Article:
Maryland lawmakers promised Attorney General Brian Frosh $1 million and five new lawyers to file lawsuits against the Trump administration next year, but Republican Gov. Larry Hogan left that money out of his budget.
Instead, the Hogan administration suggested Frosh divert money from his office’s Consumer Protection Division to finance litigation against the federal government.
Frosh, a Democrat, said that diverting those funds puts him in a tough position.
“I hate to have to choose between defending Marylanders against the Trump administration and defending them against people who are trying to rip them off in other contexts, but that’s the choice that’s been put before us this year,” Frosh said.
The highest profile suit he’s leading, filed jointly with the District of Columbia, alleges President Donald J. Trump’s income from his real estate empire and overseas investments violates the Constitution’s prohibition on the president having international conflicts of interest. The Trump administration has called the suit a political stunt.
Hogan last year objected to the legislature’s resolution cutting him out of Maryland’s process to initiate lawsuits, and refused to sign companion legislation that guaranteed the money and lawyers to pursue them.
The bill guaranteeing those resources became law without Hogan’s signature, but the administration used its budgeting power to withhold the additional $1 million and five state jobs from the attorney general’s budget.
“The administration takes its responsibility to find efficiency and savings in the state budget extremely seriously, and this is a perfect example of that,” Hogan spokesman Doug Mayer said.
Mayer noted that the Consumer Protection Division of the attorney general’s office has $5 million from settlements of consumer lawsuits — most recently from the diesel emissions case against Volkswagen — that could be used for another purpose.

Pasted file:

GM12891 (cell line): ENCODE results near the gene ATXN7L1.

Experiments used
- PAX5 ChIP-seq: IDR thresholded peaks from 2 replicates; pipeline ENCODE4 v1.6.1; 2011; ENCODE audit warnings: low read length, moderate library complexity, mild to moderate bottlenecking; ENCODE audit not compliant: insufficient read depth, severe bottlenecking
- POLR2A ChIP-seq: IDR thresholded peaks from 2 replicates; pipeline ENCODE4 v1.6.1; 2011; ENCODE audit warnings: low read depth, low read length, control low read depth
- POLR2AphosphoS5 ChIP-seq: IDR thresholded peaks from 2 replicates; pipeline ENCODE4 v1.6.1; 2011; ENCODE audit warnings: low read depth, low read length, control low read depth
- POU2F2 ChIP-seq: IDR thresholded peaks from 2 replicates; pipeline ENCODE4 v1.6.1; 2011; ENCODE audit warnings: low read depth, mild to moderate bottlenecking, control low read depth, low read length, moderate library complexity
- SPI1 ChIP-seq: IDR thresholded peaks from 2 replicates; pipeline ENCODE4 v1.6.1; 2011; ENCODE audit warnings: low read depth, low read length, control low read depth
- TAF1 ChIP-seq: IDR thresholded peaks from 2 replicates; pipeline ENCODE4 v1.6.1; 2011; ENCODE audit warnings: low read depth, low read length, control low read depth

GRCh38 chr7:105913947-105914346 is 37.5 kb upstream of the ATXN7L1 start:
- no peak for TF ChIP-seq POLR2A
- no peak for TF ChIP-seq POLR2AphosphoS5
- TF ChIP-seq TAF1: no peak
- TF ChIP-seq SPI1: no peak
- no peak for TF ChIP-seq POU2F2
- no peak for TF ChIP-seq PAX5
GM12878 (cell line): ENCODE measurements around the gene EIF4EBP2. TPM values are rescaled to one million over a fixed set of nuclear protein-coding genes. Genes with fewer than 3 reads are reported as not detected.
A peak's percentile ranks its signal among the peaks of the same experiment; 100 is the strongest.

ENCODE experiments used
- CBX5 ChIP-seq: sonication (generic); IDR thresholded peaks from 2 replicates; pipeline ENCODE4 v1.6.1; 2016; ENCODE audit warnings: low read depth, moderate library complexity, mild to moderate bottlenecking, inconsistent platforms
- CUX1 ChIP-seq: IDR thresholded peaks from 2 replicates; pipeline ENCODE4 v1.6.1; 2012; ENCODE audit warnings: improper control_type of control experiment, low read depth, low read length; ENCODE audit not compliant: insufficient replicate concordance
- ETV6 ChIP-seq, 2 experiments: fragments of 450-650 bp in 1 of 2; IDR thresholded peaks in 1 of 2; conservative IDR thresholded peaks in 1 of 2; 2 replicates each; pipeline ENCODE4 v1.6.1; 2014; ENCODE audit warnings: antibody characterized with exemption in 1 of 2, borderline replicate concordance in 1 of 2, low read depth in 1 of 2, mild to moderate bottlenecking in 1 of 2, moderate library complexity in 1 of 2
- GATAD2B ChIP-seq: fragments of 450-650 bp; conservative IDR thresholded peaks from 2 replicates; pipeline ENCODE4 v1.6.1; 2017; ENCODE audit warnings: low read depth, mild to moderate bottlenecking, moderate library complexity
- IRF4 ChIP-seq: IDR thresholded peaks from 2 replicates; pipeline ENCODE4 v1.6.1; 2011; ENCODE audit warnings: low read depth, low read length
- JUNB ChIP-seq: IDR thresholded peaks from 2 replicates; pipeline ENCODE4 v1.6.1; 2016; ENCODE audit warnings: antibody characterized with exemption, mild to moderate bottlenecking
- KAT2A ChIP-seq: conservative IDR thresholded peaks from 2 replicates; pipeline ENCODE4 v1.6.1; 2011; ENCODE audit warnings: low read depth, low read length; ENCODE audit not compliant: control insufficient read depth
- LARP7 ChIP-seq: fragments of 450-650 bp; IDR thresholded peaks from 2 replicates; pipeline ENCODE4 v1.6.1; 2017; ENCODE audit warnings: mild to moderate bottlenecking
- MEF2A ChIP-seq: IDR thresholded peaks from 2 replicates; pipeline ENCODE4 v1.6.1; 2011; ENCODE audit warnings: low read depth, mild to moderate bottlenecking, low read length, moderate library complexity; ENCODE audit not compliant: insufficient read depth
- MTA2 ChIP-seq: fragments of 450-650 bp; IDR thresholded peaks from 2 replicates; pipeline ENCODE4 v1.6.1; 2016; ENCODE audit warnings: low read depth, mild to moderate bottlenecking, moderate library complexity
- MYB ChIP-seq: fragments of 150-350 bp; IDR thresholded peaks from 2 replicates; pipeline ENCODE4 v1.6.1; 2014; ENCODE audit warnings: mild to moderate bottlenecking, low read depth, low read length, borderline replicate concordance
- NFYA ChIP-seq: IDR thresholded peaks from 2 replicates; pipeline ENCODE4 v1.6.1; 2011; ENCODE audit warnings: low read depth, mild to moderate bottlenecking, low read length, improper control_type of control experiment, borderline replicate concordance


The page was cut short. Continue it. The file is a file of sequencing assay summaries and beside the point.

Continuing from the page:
And philosophically, Mayer said, the governor objects to expending more state resources on suing the Trump administration because during the debate about expanding Frosh’s power, Frosh testified he could join lawsuits without additional expense.
Mayer said the attorney general does not have to curb consumer protection efforts in order to go after the Trump administration because the division already has more money than it can spend in a year.
“He misled the public on the cost of his expanded powers, and now he’s misleading the public about this,” Mayer said. “It’s always about politics with the attorney general, and that’s a shame.”
While Frosh did testify that there was not necessarily a cost to expanding his power for the first time since the office was created in 1864, the Democrats who dominate the Maryland General Assembly nonetheless voted to give Frosh more money to go after the Trump administration.
“We did it for a reason. We knew he would be busy,” said Del. Maggie McIntosh, chair of the House Appropriations Committee and a Democrat from Baltimore.
“This is a governor who doesn’t want to go after the Trump administration … whether it’s on immigration or a number of different issues,” she said. “That’s precisely why we gave the attorney general the powers we did, because they are core values that are important to our state.”
Nearly a year ago, Frosh had sought the governor’s approval to challenge the first version of Trump’s travel ban for people from some majority-Muslim countries. Hogan did not respond to Frosh’s request, and state lawmakers swiftly introduced a measure to bypass the governor in the future.
Frosh said his consumer protection efforts are funded entirely by money received from settlements and fines, and years with big payouts cover the costs in lean years.
He said his agency already is stretched thin on the lawsuits they’re engaged in against the Trump administration.
“Folks are working overtime, we’ve got volunteers helping us on some stuff, we’ve got pro-bono outside attorneys helping us on some stuff. We’re patching it together,” Frosh said.
Mayer said the funding disagreement is an example of the General Assembly’s habit of passing laws that mandate funding without coming up with a way to pay for it.
“Passing a law that mandates we spend money doesn’t create money,” Mayer said.
Frosh said the work load on the case about Trump’s financial interests, which relies on the previously little-known Emoluments Clause of the Constitution, will ramp up dramatically as soon as the case moves into the discovery phase. Frosh is seeking copies of Trump’s tax returns. The president broke with tradition and did not release them to the public while he was running for office.
“We’re going to need manpower just to sort through information that we get,” Frosh said. “I mean, his tax returns are probably a foot and a half tall each, and that’s just going to be scraping the surface. We’re going to need bodies to get this stuff reviewed.”